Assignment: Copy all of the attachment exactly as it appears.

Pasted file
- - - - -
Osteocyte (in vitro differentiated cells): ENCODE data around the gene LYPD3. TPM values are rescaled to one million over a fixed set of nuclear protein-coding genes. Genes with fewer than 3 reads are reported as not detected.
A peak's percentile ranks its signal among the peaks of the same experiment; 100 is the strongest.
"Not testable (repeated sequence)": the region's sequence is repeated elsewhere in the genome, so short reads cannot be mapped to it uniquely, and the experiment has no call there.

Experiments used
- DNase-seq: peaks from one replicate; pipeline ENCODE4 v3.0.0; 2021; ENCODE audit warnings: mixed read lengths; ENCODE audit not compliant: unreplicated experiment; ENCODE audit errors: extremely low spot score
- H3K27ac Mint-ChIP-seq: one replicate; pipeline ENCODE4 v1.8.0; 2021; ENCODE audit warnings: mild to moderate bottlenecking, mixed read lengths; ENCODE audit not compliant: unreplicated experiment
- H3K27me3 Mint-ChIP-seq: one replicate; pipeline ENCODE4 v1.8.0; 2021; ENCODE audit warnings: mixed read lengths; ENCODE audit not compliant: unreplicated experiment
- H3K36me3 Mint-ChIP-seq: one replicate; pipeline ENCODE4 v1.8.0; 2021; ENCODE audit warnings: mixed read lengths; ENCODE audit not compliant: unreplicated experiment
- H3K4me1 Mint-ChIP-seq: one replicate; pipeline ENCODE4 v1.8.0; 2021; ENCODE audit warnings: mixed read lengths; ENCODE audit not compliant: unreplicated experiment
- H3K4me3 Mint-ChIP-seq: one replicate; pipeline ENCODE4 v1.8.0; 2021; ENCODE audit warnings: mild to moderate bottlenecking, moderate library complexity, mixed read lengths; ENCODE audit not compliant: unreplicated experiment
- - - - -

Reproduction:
Osteocyte (in vitro differentiated cells): ENCODE data around the gene LYPD3. TPM values are rescaled to one million over a fixed set of nuclear protein-coding genes. Genes with fewer than 3 reads are reported as not detected.
A peak's percentile ranks its signal among the peaks of the same experiment; 100 is the strongest.
"Not testable (repeated sequence)": the region's sequence is repeated elsewhere in the genome, so short reads cannot be mapped to it uniquely, and the experiment has no call there.

Experiments used
- DNase-seq: peaks from one replicate; pipeline ENCODE4 v3.0.0; 2021; ENCODE audit warnings: mixed read lengths; ENCODE audit not compliant: unreplicated experiment; ENCODE audit errors: extremely low spot score
- H3K27ac Mint-ChIP-seq: one replicate; pipeline ENCODE4 v1.8.0; 2021; ENCODE audit warnings: mild to moderate bottlenecking, mixed read lengths; ENCODE audit not compliant: unreplicated experiment
- H3K27me3 Mint-ChIP-seq: one replicate; pipeline ENCODE4 v1.8.0; 2021; ENCODE audit warnings: mixed read lengths; ENCODE audit not compliant: unreplicated experiment
- H3K36me3 Mint-ChIP-seq: one replicate; pipeline ENCODE4 v1.8.0; 2021; ENCODE audit warnings: mixed read lengths; ENCODE audit not compliant: unreplicated experiment
- H3K4me1 Mint-ChIP-seq: one replicate; pipeline ENCODE4 v1.8.0; 2021; ENCODE audit warnings: mixed read lengths; ENCODE audit not compliant: unreplicated experiment
- H3K4me3 Mint-ChIP-seq: one replicate; pipeline ENCODE4 v1.8.0; 2021; ENCODE audit warnings: mild to moderate bottlenecking, moderate library complexity, mixed read lengths; ENCODE audit not compliant: unreplicated experiment